What is the Relationship Between Angst and Freedom? | Damiaan Denys | TEDxAmsterdam


Translator: Peter van de Ven
Reviewer: Els De Keyser Be careful with wish balloons! Are you aware of the new guidelines
for wish balloons in the Netherlands? Does anyone know what a wish balloon is? The peaceful paper lantern, invented in China approximately AD 200 and in use there ever since. It is not allowed to be launched
in the Netherlands when the wind is stronger
than Beaufort force two — that’s when the wind
just about rustles the leaves. It can not be launched on a rainy day, not on a dry day and not on wet day. It is also not allowed to be launched
in the vicinity of tall objects, like there are in the Netherlands: trees and houses. But if you would succeed anyway, on that rare semi-dry, semi-humid when-the-wind-doesn’t-rustle-the-leaves
kind of day, on that one particular spot in Holland, about 2 miles from Bekkums-Poepershoek, close to Zwolle, Overijssel, then still, according to regulation, it requires at least two people
to launch the wish balloon, hold it for at least two minutes
before letting it go, and solemnly promise to watch
the balloon as long as possible, so that you can intervene
should it become dangerous. (Laughter) And finally you should make certain that it adheres to the regulations
of the food and merchandise authorities, of which I am sure
that you have a copy on you today, in case it would all go awry. Danger seems to have become
our main focus. Not to be accused of negligence regarding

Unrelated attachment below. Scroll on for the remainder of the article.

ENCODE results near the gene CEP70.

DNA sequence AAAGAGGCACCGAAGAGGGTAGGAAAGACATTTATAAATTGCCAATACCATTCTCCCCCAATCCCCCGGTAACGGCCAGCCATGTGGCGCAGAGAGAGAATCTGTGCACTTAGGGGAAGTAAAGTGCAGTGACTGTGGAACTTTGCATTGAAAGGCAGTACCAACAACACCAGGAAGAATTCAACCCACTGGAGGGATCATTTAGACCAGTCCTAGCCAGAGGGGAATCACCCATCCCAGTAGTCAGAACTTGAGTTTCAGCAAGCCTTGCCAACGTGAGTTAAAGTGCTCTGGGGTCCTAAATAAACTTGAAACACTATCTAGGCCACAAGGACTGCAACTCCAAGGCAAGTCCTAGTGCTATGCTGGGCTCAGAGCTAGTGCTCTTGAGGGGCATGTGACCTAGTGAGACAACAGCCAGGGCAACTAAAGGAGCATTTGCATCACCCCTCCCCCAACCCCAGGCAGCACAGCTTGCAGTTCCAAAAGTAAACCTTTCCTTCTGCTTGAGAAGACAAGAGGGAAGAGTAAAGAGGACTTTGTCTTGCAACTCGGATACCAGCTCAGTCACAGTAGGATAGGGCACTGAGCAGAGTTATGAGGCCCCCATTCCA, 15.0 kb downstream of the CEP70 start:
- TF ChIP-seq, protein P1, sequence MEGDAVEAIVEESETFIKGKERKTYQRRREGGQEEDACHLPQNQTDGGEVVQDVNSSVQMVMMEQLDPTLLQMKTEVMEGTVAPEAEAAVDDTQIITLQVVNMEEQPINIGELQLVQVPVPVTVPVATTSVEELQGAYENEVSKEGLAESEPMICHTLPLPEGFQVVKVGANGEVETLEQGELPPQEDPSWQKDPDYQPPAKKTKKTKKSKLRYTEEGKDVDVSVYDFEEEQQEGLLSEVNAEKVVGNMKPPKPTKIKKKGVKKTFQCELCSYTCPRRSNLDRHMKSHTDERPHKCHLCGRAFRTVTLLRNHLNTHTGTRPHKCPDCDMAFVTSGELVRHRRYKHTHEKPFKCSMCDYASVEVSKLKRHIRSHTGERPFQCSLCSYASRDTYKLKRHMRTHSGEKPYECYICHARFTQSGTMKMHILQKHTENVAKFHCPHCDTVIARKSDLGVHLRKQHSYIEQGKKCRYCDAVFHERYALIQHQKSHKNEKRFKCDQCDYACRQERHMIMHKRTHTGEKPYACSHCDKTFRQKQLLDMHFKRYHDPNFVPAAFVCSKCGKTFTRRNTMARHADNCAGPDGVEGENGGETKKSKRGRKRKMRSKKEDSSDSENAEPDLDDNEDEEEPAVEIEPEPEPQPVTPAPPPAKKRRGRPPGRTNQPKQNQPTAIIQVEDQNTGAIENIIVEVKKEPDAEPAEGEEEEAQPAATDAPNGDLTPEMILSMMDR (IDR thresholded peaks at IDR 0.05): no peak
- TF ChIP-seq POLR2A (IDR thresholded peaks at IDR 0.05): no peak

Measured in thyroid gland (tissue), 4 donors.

Dutch balloon regulations, I do have to add — since we are in Amsterdam anyway — that even launching regular balloons
has recently been prohibited in Amsterdam. People are objecting because birds
may eat the deflated balloons. Deflated balloons. I can’t offer you a scientific definition, but it’s what is left
after a balloon explodes. That pitiful, lone remainder
of the once so swollen pride. You can of course imagine
how these deflated balloons can cause quite an impediment to the gastrointestinal system
of such a bird. How that dry, rubber object
just can’t make it past the throat. Or worse yet, maybe the balloon
does go down the bird’s throat, but it gets stuck between the esophagus and the stomach, making the bird —
totally oblivious of the danger — after first having enjoyed
some measly breadcrumbs, throw up the odd meal after all. But I wonder, why would a bird eat a deflated balloon? How stupid do birds get? I’d say, let it die, serves them right. (Laughter) Besides, we don’t really need
such a bird species in our evolution. Isn’t that the principle
of natural selection, Darwin’s survival of the fittest? The strong, smarter birds survive, and the silly, dumb ones
who eat balloons, become extinct. Well, not in Amsterdam, they don’t! Oh no, because animal activists
in Amsterdam have objected against this million-year-old
refined evolution. In Amsterdam, stupid birds
are protected from eating fatal balloons. You’ll see that in a number of years Amsterdam will have — the stupidest birds in all of Holland! (Laughter) Of Europe, no, the world. In Amsterdam, of all places,
Holland’s knowledge center — TEDxAmsterdam — the knowledge center
of Europe, of the world. The question is, are balloons so dangerous
or do we make them so dangerous? Danger seems to have become
our main focus because we’re living in a society of fear. We are scared of nutrition. Many people think our food
is full of E-additives and pesticides, that meat and eggs contain antibiotics, that aspartame will poison us. Newspaper headlines scream,
“Sugar, the sweet enemy!” We’ve become afraid
of sugars, of carbohydrates. It even has a name, carbophobia, fear of carbohydrates. Some people are even scared